The crucial first step to breathing new life into a project car is assembling a proper "needs and wants" list. The proper ratio of which field gets the most attention is sometimes tricky, especially since I'm still over the moon about my new B5 Audi S4 project. I'd love to immediately throw on aftermarket suspension, a better exhaust system, and some other fun mods, especially since it's a generally clean starting point. But to ensure I enjoy these wants to the fullest, the needs must be addressed, first. This is especially true with an S4, which will leave you stranded faster than you can say Vorsprung durch Technik if it isn't paid enough maintenance attention.
With that in mind, I gave my four-ringed rescue a good go-over to get an idea of what it needs to be safe and mechanically sound, even though I couldn't quite take it for a thorough test drive just yet. Here's what I came up with.
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Thankfully, the S4 fired up and idled well with a fresh battery. This is often a far-off prospect for some fixer-uppers, and even though it couldn't hold much coolant, I could at least get an idea of how the mighty twin-turbo 2.7-liter V6 sounded for a brief moment.
Last time, the battery struck itself off the top of the needs list and wrote the next: the coolant leak. Then, listening closely to the engine at startup, idle, and lightly revved revealed more. Or rather, not much—it all sounded pretty quiet and smooth. Even running on gasoline that's surely at least a few months old. The ultimate test is when an engine is fully up to temperature and under load, however, that'll have to wait for when the cooling system is in good working order.
CSI: Long Beach
Next up, I utilized some Gil Grisham-level forensic analysis to further figure out things. Popping the trunk revealed a mostly full bottle of Mobil 1 0W-30, so it probably either consumes or leaks a little oil. Also that the previous owner wasn't too concerned about running the proper viscosity. Though, I'd rather have too-thin of oil coursing through its tiny turbos' tiny oil passages than something horrendously out of spec like conventional Shell Rotella.
My next finding was that the front suspension was replaced not too long ago. With a fresh-looking pair of Bilstein B8s up front, plus equally fresh suspension arms and bushings, this was a very nice bonus and relief to see. Replacing all of that would've been pricy. Grabbing and rocking all four unloaded wheels revealed no play, so wheel bearings weren't a concern, either. Though, intertwined in the web of front suspension was a very torn outer CV boot, so I ordered two new complete CV axles for good measure.
Crawling underneath the safely supported Quattro sedan revealed nothing alarming. Sure, it was dirty, but a quick cleaning revealed nothing but undercoating, metal, and some very mild seepage. I love living in California.
The most apparent seepage was at the transmission pan—I'll source a new gasket, filter, and a couple of bottles of ATF.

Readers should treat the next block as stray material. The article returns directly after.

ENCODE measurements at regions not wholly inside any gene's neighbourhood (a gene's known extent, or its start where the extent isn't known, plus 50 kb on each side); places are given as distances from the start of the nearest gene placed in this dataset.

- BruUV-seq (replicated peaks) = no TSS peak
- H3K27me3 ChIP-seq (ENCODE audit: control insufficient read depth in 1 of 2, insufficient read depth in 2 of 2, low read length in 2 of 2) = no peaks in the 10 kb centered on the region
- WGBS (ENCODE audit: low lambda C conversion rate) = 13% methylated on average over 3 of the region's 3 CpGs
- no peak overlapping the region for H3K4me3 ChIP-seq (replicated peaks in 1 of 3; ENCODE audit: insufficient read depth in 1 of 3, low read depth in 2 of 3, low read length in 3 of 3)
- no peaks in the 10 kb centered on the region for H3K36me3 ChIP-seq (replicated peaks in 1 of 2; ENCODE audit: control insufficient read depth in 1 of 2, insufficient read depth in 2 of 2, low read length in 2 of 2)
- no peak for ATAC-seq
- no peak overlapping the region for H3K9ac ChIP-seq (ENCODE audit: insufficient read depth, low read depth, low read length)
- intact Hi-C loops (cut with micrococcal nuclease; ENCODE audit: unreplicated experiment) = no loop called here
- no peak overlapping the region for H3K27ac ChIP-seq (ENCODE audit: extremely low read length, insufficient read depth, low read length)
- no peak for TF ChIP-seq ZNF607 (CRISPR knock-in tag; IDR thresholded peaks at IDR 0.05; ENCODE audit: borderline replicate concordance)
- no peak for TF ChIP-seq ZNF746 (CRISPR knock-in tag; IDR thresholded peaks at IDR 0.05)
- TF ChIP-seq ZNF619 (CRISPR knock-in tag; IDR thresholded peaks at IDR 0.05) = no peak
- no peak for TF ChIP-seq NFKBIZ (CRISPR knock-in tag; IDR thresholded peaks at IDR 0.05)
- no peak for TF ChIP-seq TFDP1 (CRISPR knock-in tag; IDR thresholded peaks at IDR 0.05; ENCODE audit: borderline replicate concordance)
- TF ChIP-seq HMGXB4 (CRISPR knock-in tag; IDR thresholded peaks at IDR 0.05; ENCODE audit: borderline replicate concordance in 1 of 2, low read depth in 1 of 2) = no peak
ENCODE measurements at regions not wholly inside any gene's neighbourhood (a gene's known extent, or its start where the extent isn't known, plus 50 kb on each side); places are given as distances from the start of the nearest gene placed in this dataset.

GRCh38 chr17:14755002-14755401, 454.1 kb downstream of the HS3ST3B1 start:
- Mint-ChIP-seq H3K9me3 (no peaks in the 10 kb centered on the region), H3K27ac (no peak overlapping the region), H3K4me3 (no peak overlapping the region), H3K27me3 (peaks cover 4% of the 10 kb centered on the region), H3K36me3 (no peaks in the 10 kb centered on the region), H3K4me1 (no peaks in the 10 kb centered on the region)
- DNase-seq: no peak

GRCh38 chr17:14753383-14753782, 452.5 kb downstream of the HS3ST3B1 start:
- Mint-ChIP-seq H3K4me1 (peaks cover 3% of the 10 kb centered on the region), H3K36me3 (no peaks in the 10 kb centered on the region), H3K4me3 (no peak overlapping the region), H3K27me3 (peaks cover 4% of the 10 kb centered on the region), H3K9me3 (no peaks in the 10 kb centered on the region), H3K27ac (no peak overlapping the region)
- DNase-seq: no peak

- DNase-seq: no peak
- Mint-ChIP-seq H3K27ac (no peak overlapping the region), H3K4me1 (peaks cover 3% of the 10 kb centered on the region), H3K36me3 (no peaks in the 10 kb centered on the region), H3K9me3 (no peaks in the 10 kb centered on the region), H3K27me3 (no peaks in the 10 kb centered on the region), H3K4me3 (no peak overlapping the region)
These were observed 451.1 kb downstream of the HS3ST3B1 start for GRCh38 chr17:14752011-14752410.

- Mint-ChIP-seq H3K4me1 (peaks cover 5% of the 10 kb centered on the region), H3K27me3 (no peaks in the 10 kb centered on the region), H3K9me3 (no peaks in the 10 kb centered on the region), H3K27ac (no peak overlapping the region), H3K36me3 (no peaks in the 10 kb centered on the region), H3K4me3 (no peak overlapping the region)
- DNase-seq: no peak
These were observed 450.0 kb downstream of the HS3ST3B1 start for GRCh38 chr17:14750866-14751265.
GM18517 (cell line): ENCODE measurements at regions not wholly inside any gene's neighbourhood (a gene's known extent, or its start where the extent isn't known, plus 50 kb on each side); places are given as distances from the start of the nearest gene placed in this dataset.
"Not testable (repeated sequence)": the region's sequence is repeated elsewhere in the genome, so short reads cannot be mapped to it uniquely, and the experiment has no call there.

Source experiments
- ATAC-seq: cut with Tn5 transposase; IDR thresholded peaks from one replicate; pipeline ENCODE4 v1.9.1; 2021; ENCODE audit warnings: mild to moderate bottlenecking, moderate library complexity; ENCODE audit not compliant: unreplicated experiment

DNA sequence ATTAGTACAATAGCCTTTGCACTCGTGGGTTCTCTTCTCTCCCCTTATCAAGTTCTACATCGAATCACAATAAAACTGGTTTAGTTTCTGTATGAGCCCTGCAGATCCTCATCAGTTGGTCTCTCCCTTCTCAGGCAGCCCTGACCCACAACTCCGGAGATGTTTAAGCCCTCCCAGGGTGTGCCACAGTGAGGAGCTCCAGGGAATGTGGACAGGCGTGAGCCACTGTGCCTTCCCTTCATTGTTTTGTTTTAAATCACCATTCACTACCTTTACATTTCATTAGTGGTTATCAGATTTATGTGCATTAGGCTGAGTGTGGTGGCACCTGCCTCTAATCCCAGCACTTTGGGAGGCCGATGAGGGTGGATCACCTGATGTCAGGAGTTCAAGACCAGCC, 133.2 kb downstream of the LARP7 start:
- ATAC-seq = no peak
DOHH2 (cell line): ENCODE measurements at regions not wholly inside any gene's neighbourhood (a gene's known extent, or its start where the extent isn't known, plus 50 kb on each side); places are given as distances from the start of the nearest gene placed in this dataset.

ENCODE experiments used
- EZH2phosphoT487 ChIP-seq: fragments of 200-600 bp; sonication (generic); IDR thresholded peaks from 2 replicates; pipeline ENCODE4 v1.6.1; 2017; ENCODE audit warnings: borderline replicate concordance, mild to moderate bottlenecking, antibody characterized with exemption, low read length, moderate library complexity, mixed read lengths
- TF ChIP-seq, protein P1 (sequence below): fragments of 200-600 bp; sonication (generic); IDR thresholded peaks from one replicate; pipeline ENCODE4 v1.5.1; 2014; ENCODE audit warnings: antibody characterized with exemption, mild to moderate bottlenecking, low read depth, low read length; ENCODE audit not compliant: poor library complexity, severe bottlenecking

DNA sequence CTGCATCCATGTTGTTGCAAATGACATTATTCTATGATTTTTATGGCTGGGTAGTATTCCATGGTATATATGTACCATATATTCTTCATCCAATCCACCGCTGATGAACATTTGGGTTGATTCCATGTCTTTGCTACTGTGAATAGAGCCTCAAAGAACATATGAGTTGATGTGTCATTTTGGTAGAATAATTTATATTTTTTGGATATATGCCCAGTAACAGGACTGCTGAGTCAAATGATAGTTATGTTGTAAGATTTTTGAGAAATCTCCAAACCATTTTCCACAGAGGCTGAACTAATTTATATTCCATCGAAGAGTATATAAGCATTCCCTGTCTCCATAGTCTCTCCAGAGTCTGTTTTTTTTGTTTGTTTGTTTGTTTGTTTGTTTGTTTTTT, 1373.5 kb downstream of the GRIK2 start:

Up next, the oil pan was miraculously clean, however, some leakage down the driver's side of the engine by way of some oil lines told me that it has a mild leak somewhere—more investigation will be needed.
Who Are You?
The timing belt and its pals are a complex system of potential misery. The timing belt service interval on the B5 S4 is every 75,000 miles (at the absolute longest, most enthusiasts don't go past 60,000), and you can't get to it without removing a bunch of components first. Hence, most folks just replace the thermostat and water pump while in there. In fact, replacing it all without too much struggle involves removing the front bumper, radiator, and then some.
It's definitely due again if it was originally done on time. The accessory belt is commonly replaced as well, and a peek at that showed a date code of early 2017. No matter what, these are all high-priority items for sure. Who knows when the timing belt was last done.
Further back on the S4's chassis, the rear suspension looked like it could be original. Though no bushings were too flexy or worn, so this region's not very high on the list at the moment. The CV axles also appeared to be in good, un-torn condition, so I'll keep an eye on them for the time being.
All of the brake pads barely have any meat left, and all rotors are starting to develop a mild lip, so two sets of pads and four rotors are in the mail. The power steering and brake fluid need replacing as well.
Cleaning This Ol' Audi Up
To get an idea of what I truly was working with paint and glass-wise, I gave the car a quick wash with O'Reilly's solution and a wash mitt, then toweled it off with some Mother's Instant Detailer. It'll need a good buffing and paint correction, especially on the roof where the clear coat is just about ready to start fading off. Still, the car cleans up nicely, I can't wait to focus more energy here when everything mechanical is in good order.
Moving the car in and out of my garage was a mental chore due to how thoroughly disgusting its interior was, therefore I went to town with some Sonax Multi-Purpose Auto Interior Cleaner, Sonax Glass Cleaner, a set of detailing brushes, a vacuum cleaner, and three big microfiber cloths. The end result is an immense relief, though some thorough carpet shampooing is still in order.
To tally it all up, here's what my needs list looks like so far:
Which, when completed, will then ensure a well-deserved wants list:
I can't wait to get to work restoring this thing into safe, reliable, and road-worthy condition!